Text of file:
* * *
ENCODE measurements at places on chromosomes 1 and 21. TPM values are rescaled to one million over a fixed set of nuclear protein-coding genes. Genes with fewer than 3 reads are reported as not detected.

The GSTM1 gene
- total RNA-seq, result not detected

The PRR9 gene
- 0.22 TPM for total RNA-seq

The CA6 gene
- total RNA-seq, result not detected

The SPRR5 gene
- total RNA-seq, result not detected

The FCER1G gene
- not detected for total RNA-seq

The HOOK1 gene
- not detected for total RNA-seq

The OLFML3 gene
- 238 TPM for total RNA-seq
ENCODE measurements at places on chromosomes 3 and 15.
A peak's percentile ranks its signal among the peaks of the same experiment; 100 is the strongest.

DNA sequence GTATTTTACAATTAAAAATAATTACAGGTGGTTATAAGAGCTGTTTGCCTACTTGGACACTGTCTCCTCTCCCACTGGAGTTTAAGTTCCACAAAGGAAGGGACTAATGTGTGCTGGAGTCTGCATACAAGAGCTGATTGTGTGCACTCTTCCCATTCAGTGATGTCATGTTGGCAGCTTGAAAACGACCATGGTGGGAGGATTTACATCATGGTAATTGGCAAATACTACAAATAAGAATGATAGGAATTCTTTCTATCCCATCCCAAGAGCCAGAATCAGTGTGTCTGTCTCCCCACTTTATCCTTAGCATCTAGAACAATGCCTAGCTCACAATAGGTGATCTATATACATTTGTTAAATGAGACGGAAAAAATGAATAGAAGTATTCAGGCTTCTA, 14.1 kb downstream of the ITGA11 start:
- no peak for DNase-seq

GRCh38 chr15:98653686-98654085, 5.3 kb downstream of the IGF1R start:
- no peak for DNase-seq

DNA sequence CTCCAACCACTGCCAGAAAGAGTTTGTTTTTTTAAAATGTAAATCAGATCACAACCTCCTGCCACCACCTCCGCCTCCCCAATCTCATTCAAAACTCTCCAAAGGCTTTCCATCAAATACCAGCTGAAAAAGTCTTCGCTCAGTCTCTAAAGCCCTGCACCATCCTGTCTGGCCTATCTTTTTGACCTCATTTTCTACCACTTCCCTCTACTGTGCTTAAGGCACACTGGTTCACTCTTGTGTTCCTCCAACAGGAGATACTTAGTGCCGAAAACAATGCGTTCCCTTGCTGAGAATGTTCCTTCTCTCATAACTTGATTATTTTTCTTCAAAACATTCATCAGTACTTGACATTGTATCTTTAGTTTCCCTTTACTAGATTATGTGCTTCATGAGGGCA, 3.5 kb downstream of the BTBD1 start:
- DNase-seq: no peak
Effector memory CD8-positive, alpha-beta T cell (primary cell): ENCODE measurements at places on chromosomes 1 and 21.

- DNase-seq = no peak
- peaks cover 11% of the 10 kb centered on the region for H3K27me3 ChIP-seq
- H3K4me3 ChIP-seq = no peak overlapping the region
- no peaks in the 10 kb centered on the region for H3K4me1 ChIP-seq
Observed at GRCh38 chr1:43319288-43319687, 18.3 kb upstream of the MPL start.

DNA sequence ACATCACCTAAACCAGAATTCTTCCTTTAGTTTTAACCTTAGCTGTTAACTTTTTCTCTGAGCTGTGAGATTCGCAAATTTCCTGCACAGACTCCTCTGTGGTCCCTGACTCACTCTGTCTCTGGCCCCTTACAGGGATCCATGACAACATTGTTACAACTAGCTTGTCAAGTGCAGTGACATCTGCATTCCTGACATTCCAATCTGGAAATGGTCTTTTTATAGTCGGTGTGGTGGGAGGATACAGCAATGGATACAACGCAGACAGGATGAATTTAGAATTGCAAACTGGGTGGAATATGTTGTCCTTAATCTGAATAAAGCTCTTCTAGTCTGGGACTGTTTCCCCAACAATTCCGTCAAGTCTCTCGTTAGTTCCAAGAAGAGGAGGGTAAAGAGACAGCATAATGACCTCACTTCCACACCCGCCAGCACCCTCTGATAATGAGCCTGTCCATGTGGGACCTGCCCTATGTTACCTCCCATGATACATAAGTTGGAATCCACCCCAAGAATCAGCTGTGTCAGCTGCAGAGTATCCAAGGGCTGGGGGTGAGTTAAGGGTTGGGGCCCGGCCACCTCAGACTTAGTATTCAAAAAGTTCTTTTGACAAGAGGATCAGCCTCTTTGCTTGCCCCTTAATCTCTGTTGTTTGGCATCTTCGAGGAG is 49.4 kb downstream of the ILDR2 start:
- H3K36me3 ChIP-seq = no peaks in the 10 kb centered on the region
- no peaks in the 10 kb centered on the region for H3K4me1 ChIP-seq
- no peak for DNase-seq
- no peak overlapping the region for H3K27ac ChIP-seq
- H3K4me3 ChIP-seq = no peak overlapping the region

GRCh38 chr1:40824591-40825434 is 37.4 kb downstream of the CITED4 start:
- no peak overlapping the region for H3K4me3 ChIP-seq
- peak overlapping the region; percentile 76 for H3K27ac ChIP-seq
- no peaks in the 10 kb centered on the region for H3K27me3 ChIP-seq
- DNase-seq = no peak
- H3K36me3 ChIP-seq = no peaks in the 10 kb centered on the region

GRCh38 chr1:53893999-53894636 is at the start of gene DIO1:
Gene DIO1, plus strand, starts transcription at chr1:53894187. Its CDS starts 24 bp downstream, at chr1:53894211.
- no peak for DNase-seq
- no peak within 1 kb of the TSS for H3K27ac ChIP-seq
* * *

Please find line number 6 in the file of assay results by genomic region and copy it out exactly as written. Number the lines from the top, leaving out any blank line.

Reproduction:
The CA6 gene